09 Jun 2021

feedPlanet Ubuntu

Stephen Michael Kellat: Remembering Planning

The month has started off with some big surprises for me. For the low price equal to roughly 34 Beta Edition PinePhones or roughly 72 Raspberry Pi 400 units I wound up having to pay to get my home's central heating and cooling system replaced. It has been a few days of disruption since the unit failed which combined with the rather hot weather has made my home not quite fit for habitation.

Things like that help me appreciate events like the Fastly outage on Tuesday morning. A glitch in that content delivery network provider damaged the presences of quite a number of sites. While it was a brief event that happened while I was asleep it was apparently jarring to many people.

Both happenings point out that resilience is a journey rather than a concrete endpoint. How easily can you bounce back from the unexpected? If you operate an online service do you even have a plan for when something goes horribly wrong?

Fortunately when the central air unit at home ceased functioning we were able to stay with family while I tracked down a contractor to do an assessment which then turned into a replacement job. Fastly had a contingency plan that it executed to keep the incident down to less than an hour. Whether you are running a massive service or just a small shared server for friends you need to have some notion of what you intend to do when disaster strikes.

Tags: Contingencies

09 Jun 2021 4:42am GMT

07 Jun 2021

feedPlanet Ubuntu

The Fridge: Ubuntu Weekly Newsletter Issue 686

Welcome to the Ubuntu Weekly Newsletter, Issue 686 for the week of May 30 - June 5, 2021. The full version of this issue is available here.

In this issue we cover:

The Ubuntu Weekly Newsletter is brought to you by:

If you have a story idea for the Weekly Newsletter, join the Ubuntu News Team mailing list and submit it. Ideas can also be added to the wiki!

Except where otherwise noted, this issue of the Ubuntu Weekly Newsletter is licensed under a Creative Commons Attribution ShareAlike 3.0 License

07 Jun 2021 10:49pm GMT

05 Jun 2021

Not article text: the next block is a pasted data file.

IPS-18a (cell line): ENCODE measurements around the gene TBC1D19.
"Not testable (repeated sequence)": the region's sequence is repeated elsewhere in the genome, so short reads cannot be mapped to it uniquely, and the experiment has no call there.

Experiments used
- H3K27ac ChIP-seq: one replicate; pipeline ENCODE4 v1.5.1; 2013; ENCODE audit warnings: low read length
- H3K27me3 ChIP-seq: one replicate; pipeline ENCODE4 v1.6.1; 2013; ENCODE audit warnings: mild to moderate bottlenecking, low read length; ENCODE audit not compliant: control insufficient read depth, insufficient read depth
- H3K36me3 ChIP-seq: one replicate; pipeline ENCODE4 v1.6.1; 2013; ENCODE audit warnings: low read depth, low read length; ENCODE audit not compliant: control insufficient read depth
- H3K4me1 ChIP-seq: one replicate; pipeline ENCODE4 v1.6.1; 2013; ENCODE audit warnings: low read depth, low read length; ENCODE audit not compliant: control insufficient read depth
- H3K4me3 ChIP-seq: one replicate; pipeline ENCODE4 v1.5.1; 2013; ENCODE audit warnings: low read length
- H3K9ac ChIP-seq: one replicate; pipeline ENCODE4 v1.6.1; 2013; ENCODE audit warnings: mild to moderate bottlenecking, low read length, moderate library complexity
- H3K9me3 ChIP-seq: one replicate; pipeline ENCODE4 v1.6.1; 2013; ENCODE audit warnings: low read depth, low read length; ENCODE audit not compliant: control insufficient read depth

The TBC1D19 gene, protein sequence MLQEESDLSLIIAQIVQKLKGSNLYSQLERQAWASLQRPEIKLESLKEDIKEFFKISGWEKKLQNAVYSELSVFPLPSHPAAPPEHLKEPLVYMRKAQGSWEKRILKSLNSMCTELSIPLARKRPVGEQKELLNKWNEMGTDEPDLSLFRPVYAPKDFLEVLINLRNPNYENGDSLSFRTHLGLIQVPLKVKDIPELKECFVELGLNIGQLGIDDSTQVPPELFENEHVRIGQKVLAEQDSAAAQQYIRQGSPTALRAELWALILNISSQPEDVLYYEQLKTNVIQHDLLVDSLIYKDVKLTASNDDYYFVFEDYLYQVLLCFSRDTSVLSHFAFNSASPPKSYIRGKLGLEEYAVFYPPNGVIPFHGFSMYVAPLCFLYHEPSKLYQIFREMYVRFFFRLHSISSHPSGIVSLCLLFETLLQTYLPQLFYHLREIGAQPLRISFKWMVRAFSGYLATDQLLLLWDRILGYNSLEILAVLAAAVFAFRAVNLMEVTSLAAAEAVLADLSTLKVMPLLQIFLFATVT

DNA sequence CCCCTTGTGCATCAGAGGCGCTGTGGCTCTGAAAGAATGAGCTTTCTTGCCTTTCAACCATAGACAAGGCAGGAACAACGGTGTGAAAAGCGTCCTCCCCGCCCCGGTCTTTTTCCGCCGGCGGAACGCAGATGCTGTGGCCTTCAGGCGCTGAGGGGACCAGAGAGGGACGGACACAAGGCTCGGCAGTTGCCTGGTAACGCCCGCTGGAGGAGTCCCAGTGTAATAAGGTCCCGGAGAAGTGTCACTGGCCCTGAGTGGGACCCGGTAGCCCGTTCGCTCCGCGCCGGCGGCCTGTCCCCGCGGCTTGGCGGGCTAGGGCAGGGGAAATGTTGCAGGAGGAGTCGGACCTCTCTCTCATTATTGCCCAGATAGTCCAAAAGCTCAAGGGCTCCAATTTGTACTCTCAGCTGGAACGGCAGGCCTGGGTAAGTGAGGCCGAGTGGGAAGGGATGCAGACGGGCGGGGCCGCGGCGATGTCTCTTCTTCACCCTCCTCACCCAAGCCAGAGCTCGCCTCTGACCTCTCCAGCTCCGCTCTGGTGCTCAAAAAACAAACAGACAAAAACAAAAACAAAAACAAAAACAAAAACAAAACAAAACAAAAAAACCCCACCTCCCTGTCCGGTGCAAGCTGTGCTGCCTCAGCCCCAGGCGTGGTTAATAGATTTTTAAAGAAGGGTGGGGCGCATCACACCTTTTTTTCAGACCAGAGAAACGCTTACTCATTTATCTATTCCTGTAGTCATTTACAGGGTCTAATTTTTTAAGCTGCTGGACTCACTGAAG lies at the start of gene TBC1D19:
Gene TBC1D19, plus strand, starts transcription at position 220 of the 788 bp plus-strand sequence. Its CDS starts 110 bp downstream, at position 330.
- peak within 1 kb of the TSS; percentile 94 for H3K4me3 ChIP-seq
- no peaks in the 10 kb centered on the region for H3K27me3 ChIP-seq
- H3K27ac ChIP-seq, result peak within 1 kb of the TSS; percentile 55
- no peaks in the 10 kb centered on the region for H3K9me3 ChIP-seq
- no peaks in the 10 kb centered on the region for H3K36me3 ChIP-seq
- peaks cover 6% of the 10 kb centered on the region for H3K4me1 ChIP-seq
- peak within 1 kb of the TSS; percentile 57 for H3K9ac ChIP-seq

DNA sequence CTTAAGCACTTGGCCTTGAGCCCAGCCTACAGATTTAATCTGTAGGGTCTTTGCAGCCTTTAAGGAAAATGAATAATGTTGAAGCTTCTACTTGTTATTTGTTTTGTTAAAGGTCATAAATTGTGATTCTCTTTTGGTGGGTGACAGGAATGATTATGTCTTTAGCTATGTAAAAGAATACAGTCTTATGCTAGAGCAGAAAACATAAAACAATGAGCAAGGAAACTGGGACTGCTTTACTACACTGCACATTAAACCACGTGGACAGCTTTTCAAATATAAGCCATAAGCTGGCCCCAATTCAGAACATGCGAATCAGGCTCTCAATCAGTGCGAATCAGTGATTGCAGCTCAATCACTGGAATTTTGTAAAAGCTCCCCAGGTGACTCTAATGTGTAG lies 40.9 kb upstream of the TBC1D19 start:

feedPlanet Ubuntu

David Tomaschik: GPU Accelerated Password Cracking in the Cloud: Speed and Cost-Effectiveness

Note: Though this testing was done on Google Cloud and I work at Google, this work and blog post represent my personal work and do not represent the views of my employer.

As a red teamer and security researcher, I occasionally find the need to crack some hashed passwords. It used to be that John the Ripper was the go-to tool for the job. With the advent of GPGPU technologies like CUDA and OpenCL, hashcat quickly eclipsed John for pure speed. Unfortunately, graphics cards are a bit hard to come by in 2021. I decided to take a look at the options for running hashcat on Google Cloud.

There are several steps involved in getting hashcat running with CUDA, and because I often only need to run the instance for a short period of time, I put together a script to spin up hashcat on a Google Cloud VM. It can either run the benchmark or spin up an instance with arbitrary flags. It starts the instance but does not stop it upon completion, so if you want to give it a try, make sure you shut down the instance when you're done with it. (It leaves the hashcat job running in a tmux session for you to examine.)

At the moment, there are 6 available GPU accelerators on Google Cloud, spanning the range of architectures from Kepler to Ampere (see pricing here):

Performance Results

I chose a handful of common hashes as representative samples across the different architectures. These include MD5, SHA1, NTLM, sha512crypt, and WPA-PBKDF2. These represent some of the most common password cracking situations encountered by penetration testers. Unsurprisingly, overall performance is most directly related to the number of CUDA cores, followed by speed and architecture.

Relative Performance Graph

Speeds in the graph are normalized to the slowest model in each test (the K80 in all cases).

Note that the Ampere-based A100 is 11-15 times as a fast as the slowest K80. (On some of the benchmarks, it can reach 55 times as fast, but these are less common.) There's a wide range of hardware here, and depending on availability and GPU type, you can attach from 1 to 16 GPUs to a single instance and hashcat can spread the load across all of the attached GPUs.

Full results of all of the tests, using the slowest hardware as a baseline for percentages:

Algorithm nvidia-tesla-k80 nvidia-tesla-p100 nvidia-tesla-p4 nvidia-tesla-v100 nvidia-tesla-t4 nvidia-tesla-a100
0 - MD5 4.3 GH/s 100.0% 27.1 GH/s 622.2% 16.6 GH/s 382.4% 55.8 GH/s 1283.7% 18.8 GH/s 432.9% 67.8 GH/s 1559.2%
100 - SHA1 1.9 GH/s 100.0% 9.7 GH/s 497.9% 5.6 GH/s 286.6% 17.5 GH/s 905.4% 6.6 GH/s 342.8% 21.7 GH/s 1119.1%
1400 - SHA2-256 845.7 MH/s 100.0% 3.3 GH/s 389.5% 2.0 GH/s 238.6% 7.7 GH/s 904.8% 2.8 GH/s 334.8% 9.4 GH/s 1116.7%
1700 - SHA2-512 230.3 MH/s 100.0% 1.1 GH/s 463.0% 672.5 MH/s 292.0% 2.4 GH/s 1039.9% 789.9 MH/s 343.0% 3.1 GH/s 1353.0%
22000 - WPA-PBKDF2-PMKID+EAPOL (Iterations: 4095) 80.7 kH/s 100.0% 471.4 kH/s 584.2% 292.9 kH/s 363.0% 883.5 kH/s 1094.9% 318.3 kH/s 394.5% 1.1 MH/s 1354.3%
1000 - NTLM 7.8 GH/s 100.0% 49.9 GH/s 643.7% 29.9 GH/s 385.2% 101.6 GH/s 1310.6% 33.3 GH/s 429.7% 115.3 GH/s 1487.3%